TheU.S. Nuclear Regulatory Commission directed staff to reassess the potentialimpact of a severe incident at EntergyCorp.'s IndianPoint nuclear plant as part of its relicensing process and safetyupgrades.
TheNRC's May 4 decisionoverturned a 2014 administrative ruling based on a staff-compiled study that waschallenged by the state of New York. The commissioners found staff usedincorrect data to analyze the impact of a severe incident at the plant, whichis north of New York City in Westchester County, N.Y. along the Hudson River.
Gov.Andrew Cuomo, in a news release,welcomed the decision, saying it reaffirms his administration's "long-standingposition that the aging nuclear power plant needs to be retired." Cuomoopposes Indian Point's 20-year operating license renewal over concerns that thenuclear plant poses a threat to the public. The plant continues to beinvestigated following recent incidents,including a low-level radioactive leak in February.
NewYork State Attorney General Eric Schneiderman also applauded the NRC'sdecision, saying it confirms that Entergy and NRC staff "havesystematically undercounted the costs and impacts associated with severereactor accidents at the Indian Point plant."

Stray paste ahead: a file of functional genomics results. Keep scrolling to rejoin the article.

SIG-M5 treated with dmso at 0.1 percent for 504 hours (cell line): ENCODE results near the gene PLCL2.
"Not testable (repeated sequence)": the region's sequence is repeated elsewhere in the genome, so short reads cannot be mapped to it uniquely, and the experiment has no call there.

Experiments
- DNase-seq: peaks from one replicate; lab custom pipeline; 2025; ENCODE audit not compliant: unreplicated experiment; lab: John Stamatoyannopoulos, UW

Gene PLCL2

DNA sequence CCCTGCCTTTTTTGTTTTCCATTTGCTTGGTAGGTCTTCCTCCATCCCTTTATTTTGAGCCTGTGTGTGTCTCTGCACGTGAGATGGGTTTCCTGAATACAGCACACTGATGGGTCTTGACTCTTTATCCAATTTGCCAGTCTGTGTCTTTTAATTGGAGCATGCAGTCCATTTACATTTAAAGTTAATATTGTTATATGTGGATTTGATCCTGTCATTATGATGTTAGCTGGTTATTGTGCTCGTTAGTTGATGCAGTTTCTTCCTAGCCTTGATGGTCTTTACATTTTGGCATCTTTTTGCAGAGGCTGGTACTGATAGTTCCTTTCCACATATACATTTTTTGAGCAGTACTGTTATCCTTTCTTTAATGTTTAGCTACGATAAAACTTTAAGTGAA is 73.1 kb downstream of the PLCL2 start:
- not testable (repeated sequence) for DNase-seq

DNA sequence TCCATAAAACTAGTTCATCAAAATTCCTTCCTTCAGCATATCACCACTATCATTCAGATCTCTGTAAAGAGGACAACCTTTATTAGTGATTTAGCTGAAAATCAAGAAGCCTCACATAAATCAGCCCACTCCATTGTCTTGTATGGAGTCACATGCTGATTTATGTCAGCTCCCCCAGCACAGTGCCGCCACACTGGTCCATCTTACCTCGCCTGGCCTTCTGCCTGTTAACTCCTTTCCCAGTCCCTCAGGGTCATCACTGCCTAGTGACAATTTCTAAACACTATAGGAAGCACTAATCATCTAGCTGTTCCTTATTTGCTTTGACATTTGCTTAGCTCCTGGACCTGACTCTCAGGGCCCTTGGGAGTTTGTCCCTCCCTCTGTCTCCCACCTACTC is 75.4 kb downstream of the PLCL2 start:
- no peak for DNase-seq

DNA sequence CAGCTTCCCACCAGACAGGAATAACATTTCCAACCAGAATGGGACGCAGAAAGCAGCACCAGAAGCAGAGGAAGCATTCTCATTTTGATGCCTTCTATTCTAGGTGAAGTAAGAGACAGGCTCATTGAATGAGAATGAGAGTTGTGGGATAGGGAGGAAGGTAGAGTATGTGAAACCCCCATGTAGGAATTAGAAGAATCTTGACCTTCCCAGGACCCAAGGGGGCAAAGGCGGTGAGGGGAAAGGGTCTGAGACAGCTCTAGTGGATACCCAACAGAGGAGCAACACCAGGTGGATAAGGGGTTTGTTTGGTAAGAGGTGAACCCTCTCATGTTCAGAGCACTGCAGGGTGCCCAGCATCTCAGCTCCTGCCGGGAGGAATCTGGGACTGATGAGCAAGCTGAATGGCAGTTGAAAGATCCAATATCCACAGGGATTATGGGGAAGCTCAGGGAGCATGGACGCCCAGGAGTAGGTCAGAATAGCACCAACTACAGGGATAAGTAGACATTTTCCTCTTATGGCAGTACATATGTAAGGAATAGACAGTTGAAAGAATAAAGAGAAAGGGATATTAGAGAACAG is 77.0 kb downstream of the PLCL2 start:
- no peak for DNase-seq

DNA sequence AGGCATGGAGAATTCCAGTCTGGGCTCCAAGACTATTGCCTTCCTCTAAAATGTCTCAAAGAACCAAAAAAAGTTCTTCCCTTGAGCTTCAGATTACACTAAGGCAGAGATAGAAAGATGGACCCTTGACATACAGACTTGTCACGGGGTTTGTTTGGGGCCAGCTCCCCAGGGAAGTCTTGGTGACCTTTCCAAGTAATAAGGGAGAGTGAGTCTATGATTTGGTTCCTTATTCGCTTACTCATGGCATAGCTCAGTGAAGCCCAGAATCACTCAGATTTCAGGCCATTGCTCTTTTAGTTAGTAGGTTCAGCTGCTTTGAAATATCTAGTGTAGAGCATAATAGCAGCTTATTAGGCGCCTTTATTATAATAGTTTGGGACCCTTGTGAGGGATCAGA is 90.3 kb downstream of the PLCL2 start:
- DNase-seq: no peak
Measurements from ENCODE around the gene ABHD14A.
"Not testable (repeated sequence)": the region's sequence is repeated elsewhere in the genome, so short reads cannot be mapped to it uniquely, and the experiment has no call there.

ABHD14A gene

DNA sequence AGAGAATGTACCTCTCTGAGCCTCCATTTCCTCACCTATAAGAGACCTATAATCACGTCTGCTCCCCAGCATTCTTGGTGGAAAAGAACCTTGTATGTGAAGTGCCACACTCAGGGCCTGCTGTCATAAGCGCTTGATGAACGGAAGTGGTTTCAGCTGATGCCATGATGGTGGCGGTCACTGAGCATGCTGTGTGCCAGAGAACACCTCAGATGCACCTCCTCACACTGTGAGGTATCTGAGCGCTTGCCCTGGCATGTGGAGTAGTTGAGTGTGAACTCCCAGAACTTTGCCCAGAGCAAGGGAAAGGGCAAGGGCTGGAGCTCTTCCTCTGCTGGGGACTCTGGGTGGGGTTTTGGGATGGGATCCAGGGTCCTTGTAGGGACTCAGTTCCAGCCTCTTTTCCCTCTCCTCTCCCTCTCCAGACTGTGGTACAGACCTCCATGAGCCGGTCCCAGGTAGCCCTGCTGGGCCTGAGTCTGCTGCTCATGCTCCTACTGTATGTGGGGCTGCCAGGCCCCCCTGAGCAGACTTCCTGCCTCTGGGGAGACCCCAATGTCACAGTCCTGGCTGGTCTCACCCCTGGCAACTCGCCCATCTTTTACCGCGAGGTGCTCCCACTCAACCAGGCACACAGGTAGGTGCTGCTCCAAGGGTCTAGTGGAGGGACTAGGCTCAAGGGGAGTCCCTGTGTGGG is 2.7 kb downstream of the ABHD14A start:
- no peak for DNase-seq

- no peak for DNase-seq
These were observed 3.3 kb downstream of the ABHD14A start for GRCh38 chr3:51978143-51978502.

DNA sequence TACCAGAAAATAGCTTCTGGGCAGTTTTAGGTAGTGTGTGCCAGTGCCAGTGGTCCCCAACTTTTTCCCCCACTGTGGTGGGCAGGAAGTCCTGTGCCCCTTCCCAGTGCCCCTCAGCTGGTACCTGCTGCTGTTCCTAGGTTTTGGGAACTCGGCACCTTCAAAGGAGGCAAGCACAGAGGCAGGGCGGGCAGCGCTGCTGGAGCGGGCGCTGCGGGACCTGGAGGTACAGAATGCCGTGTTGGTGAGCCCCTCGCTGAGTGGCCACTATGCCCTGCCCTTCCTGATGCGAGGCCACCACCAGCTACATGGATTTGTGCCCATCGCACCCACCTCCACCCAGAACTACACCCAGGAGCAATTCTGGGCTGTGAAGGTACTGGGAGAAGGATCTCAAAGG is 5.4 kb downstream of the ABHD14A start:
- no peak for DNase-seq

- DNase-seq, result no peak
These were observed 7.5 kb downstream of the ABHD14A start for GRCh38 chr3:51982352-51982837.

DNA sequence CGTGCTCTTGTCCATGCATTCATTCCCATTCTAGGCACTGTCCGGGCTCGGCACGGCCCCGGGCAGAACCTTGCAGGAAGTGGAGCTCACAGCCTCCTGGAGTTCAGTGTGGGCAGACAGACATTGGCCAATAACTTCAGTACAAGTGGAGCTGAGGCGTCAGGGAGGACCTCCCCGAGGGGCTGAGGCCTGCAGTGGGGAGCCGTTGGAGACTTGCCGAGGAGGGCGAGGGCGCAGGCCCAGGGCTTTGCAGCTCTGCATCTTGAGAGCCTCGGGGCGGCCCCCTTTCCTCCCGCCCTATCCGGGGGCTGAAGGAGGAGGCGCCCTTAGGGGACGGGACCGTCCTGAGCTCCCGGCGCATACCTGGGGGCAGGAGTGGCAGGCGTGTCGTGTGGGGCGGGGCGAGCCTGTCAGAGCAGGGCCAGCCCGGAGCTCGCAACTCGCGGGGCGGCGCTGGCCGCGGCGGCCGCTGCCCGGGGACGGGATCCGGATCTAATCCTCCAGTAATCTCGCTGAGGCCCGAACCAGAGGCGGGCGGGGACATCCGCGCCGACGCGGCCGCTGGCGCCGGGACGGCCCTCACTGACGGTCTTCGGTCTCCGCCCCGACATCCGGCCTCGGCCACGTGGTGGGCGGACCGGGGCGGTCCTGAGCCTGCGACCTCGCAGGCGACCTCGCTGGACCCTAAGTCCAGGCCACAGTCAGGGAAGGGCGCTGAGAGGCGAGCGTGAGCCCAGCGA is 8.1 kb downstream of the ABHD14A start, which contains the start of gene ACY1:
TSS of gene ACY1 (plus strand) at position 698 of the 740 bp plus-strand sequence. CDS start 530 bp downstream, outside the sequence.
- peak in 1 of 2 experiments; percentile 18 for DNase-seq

"Thecommissioners' decision requires the NRC staff to do what should have been doneyears ago: provide an accurate account of cost-effective upgrades at this agingnuclear plant that can prevent or minimize severe accidents," Schneidermansaid in a news release."While some might prefer to treat severe accidents as impossibilities, themillions of people who live and work near Indian Point deserve nothing lessthan a full and fair assessment of the plant upgrades needed to protect themagainst such accidents."
Entergyspokeswoman Patricia Kakridas said in a statement that the plant operator willbe working with NRC to comply but challenged the Cuomo disagreed withaccusations that the plant is unsafe.
"Thisissue is an assessment of the economics of Indian Point, not an evaluation ofits safety," Kakridas said. Entergy used an assessment model that the NRCestablished for the entire nuclear industry when it submitted its applicationin 2007, she explained. Moreover, since the relicensing process started nineyears ago, "the state and critics have filed in excess of 100 contentionsagainst Indian Point, the vast majority of which the NRC rejected," shesaid.